finance

Crypto’s collapse highlights UK policy tensions


It was impressive timing. Just five weeks after Treasury minister John Glen stood up and made an unexpected pitch for the UK to be “the very best place in the world to start and scale crypto-companies”, the crypto markets have experienced a disorderly collapse that has prompted questions about the entire endeavour.

First, a huge slide in cryptocurrencies has destroyed about $1.8tn in circulating value since the peak last November and reinforced the point that most of these tokens are too volatile for anything except speculation.

Then, the implosion of supposedly stablecoin terraUSD, a token that used an algorithm to maintain its dollar value, and the depegging of tether, the biggest and ostensibly fully collateralised stablecoin, have cast doubt on what was meant to be the responsible face of crypto — the bit the UK, at least, wanted to legislate for first of all.

But the Glen speech — accompanied by the gimmicky announcement of a Royal Mint non-fungible token — promised that there was much more to come in making the UK a “global hub” that was “pro-innovation”. 

This was a clear political steer that crypto could no longer be shut out of the system but must be regulated in. The trouble is that no one is sure what that should actually mean, certainly not now.

It isn’t entirely clear why the UK decided to go all-in on a project of such questionable value and limited real-world benefit. But that’s enough about Brexit. Since leaving the EU, the financial policy debate has been coloured by a political desire to be international leaders. And the crypto conversion may have owed something to what the kids no longer call FOMO.

The EU, after all, had already started to define regulation for crypto assets in 2020, itself controversial. After being blocked in the UK, crypto exchange Binance found a warm welcome in France.

One-upmanship is a bad basis for rulemaking — even less so when there is genuine uncertainty about what good policy looks like, or even what the point of regulating here is. Is the primary motivation consumer protection, systemic stability or establishing the UK as a hotbed for crypto business — and how should we deal with the inevitable trade-offs between those concerns?

For a start, the regulator thinks it has already been walking the line between encouraging innovation and laying down some ground rules. The Financial Conduct Authority (and Glen) points to the regulatory sandbox, aped globally, which has supported more than 50 blockchain start-ups. It has been registering groups as part of an anti-money laundering regime. It is likely to get powers over how crypto products are promoted.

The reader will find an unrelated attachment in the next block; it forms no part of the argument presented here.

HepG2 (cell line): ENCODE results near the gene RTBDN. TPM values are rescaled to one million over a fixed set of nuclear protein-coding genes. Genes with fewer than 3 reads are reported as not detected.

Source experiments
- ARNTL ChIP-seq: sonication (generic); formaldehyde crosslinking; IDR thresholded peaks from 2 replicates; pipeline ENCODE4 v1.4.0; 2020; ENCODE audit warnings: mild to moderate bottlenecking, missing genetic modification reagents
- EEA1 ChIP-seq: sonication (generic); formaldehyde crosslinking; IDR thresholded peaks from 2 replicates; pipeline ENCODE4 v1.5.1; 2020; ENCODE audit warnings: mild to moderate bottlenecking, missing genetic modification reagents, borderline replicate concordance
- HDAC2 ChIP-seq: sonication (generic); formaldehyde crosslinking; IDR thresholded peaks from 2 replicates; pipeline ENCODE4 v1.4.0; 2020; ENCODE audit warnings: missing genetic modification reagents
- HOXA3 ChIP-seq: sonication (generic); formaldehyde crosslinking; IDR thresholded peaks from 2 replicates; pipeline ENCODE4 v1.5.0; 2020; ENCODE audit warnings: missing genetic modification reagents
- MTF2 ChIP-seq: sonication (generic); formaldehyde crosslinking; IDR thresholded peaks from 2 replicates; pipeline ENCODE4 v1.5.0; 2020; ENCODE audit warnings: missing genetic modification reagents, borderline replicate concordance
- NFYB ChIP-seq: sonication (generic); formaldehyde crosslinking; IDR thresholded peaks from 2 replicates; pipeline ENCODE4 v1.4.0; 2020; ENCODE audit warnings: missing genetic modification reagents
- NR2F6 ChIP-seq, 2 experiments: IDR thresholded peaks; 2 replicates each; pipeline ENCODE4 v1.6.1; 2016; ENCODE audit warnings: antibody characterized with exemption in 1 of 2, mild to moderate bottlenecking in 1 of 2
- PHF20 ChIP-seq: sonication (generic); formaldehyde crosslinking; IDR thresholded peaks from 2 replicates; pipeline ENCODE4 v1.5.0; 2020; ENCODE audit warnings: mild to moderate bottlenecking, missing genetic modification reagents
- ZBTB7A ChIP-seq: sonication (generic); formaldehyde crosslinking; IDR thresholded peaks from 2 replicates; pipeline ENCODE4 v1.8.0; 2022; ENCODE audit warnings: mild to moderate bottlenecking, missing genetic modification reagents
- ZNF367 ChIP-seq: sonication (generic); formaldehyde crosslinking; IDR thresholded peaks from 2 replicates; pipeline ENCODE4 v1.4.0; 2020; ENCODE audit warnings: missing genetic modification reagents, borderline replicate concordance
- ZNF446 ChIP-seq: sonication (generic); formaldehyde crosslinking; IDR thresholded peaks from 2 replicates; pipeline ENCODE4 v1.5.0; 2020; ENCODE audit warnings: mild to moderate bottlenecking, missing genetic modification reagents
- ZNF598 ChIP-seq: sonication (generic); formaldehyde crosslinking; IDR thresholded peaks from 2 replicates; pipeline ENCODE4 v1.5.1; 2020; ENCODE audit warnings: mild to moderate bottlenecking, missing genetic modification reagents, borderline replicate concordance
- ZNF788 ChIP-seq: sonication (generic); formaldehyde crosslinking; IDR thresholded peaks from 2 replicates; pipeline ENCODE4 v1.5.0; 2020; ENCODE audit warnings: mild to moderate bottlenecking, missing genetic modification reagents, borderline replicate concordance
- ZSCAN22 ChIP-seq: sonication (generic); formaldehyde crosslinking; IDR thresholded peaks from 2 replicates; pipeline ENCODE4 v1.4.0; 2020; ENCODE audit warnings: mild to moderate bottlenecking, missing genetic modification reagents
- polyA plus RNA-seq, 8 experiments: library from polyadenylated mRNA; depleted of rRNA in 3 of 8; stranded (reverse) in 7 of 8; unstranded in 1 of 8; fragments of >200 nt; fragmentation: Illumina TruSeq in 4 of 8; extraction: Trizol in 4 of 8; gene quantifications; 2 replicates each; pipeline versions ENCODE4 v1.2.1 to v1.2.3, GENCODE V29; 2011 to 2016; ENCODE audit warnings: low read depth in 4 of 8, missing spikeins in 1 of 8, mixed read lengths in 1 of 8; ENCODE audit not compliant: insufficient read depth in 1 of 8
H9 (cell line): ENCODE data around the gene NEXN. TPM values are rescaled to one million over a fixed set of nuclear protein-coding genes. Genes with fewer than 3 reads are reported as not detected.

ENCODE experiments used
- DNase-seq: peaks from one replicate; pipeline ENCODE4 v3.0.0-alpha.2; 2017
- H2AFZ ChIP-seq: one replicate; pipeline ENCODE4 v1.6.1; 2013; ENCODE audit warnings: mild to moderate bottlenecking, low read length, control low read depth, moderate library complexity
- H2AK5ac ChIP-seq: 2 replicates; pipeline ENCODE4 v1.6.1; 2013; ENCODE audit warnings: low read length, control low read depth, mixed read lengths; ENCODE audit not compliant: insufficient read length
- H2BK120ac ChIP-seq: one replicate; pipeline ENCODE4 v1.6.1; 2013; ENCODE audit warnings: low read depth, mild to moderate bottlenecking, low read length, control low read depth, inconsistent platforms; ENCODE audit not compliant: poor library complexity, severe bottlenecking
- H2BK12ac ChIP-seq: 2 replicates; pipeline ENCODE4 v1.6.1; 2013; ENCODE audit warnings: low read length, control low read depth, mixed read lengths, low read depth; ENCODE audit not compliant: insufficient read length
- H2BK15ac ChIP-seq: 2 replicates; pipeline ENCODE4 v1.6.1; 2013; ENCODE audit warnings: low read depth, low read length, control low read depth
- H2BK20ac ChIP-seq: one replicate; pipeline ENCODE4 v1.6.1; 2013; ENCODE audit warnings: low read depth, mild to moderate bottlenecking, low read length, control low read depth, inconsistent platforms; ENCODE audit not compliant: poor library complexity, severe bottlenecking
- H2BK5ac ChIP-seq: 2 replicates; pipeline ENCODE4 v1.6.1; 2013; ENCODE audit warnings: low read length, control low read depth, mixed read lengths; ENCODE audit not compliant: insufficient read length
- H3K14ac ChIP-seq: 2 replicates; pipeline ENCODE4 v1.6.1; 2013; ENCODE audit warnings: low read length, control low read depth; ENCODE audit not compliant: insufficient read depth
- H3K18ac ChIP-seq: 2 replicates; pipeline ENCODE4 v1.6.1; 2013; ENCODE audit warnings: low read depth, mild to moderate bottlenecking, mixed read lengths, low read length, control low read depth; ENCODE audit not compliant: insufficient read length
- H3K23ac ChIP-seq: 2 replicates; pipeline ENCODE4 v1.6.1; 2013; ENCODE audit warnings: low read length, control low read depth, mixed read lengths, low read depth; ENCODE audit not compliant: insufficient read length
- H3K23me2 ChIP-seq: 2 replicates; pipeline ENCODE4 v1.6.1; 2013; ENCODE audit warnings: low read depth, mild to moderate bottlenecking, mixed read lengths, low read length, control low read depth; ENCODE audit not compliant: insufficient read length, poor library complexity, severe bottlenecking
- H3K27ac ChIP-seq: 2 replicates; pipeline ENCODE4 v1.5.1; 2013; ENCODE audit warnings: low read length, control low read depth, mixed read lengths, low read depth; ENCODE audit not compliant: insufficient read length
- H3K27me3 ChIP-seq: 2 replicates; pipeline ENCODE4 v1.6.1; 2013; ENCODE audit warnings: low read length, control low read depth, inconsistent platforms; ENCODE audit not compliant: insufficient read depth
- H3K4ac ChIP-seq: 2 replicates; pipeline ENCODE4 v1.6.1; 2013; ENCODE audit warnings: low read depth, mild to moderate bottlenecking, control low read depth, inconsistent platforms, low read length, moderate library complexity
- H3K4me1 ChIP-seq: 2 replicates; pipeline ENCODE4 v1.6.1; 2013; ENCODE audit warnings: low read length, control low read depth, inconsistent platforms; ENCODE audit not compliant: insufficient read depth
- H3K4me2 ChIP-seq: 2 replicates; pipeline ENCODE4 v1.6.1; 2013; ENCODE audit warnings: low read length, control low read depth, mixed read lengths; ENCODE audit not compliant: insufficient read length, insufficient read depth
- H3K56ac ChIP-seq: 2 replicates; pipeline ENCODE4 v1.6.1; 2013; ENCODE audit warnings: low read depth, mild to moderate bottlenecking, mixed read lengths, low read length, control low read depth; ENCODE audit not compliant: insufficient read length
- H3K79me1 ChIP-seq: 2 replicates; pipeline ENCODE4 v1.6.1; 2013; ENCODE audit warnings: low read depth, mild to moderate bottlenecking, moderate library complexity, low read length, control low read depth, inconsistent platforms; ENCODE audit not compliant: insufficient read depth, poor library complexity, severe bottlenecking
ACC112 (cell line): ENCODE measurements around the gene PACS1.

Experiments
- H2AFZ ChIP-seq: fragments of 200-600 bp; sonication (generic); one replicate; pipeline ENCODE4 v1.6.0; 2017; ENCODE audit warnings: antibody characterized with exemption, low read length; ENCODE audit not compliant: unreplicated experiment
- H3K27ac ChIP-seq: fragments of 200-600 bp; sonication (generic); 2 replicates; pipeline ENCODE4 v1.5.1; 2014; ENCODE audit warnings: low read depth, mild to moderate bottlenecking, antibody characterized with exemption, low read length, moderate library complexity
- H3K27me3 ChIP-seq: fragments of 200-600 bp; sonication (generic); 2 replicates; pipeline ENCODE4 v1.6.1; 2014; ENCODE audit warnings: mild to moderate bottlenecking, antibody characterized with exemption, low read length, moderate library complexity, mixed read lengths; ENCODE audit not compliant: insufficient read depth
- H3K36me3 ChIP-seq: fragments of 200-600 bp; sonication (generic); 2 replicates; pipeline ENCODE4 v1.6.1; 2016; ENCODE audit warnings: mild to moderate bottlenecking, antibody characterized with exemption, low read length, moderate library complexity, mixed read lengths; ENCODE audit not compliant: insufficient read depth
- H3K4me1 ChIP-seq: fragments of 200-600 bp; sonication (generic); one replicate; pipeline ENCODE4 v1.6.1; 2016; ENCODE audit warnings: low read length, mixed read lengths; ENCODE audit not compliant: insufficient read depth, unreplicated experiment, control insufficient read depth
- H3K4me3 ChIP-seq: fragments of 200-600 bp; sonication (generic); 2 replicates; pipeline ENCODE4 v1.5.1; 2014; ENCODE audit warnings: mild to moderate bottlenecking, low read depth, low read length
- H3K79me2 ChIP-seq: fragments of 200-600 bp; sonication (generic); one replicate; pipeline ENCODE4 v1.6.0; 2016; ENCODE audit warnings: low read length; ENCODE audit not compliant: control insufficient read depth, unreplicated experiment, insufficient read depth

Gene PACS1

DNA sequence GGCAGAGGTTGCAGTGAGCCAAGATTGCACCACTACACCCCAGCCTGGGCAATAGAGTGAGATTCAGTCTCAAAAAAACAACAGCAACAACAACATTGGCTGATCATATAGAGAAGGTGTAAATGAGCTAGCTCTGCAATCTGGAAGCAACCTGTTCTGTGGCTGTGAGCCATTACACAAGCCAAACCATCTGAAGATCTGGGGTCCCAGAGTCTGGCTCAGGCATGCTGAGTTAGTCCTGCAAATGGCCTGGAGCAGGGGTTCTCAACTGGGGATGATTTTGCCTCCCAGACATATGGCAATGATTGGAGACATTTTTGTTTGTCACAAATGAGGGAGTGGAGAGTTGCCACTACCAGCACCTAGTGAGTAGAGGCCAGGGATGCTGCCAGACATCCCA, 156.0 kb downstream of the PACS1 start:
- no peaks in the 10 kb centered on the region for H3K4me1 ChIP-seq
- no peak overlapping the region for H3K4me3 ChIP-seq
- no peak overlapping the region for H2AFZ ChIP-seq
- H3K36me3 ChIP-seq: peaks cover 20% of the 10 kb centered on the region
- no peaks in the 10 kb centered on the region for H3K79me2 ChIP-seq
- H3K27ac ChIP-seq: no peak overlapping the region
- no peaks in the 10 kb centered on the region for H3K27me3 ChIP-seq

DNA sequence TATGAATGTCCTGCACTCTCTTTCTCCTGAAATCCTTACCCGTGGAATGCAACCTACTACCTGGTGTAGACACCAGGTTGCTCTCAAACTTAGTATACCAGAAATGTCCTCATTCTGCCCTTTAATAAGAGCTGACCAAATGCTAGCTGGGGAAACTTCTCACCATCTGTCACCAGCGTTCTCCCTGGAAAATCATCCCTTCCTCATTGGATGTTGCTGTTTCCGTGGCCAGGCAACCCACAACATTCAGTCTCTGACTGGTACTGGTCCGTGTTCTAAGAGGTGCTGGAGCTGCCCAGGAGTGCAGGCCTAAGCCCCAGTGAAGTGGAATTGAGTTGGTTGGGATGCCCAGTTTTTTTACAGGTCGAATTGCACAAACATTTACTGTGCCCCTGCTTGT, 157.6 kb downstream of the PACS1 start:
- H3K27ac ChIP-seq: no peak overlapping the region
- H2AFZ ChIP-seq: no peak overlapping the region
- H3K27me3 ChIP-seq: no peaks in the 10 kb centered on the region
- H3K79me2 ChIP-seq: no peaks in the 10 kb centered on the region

The industry, meanwhile, thinks the FCA has already shown itself to be heavy-handed to the point of squashing progress. “Complete nightmare” was the verdict of one adviser on the registration process, which has approved only about a third of applicants. Regulated crypto, for some true believers, may also be an oxymoron: terra, for example, thrived because it was a decentralised stablecoin rather than one tied to fiat assets.

So far, the UK government hasn’t picked a clear side. With even crypto golden boy Sam Bankman-Fried saying bitcoin has no future as a payments network and that most tokens out there have no obvious value, the question is how much crypto really needs to be “regulated in” so as to make the most of blockchain in the financial system.

Regulators last week combined running their first ideas-generating “CryptoSprint” with dark warnings that buyers of assets should “be prepared to lose all the money you invest”. With an eye to future scandals, they want clear political direction (that is, cover) on where the lines should be drawn, including on whether any crypto asset should ever be covered by the Financial Services Compensation Scheme.

The market crash will increase calls for regulation, and may accelerate action. But it also highlights the tensions in giving de facto regulatory blessing to products that authorities really think should only be used by wealthier or professional investors but which many consumers are buying with abandon regardless.

helen.thomas@ft.com
@helentbiz





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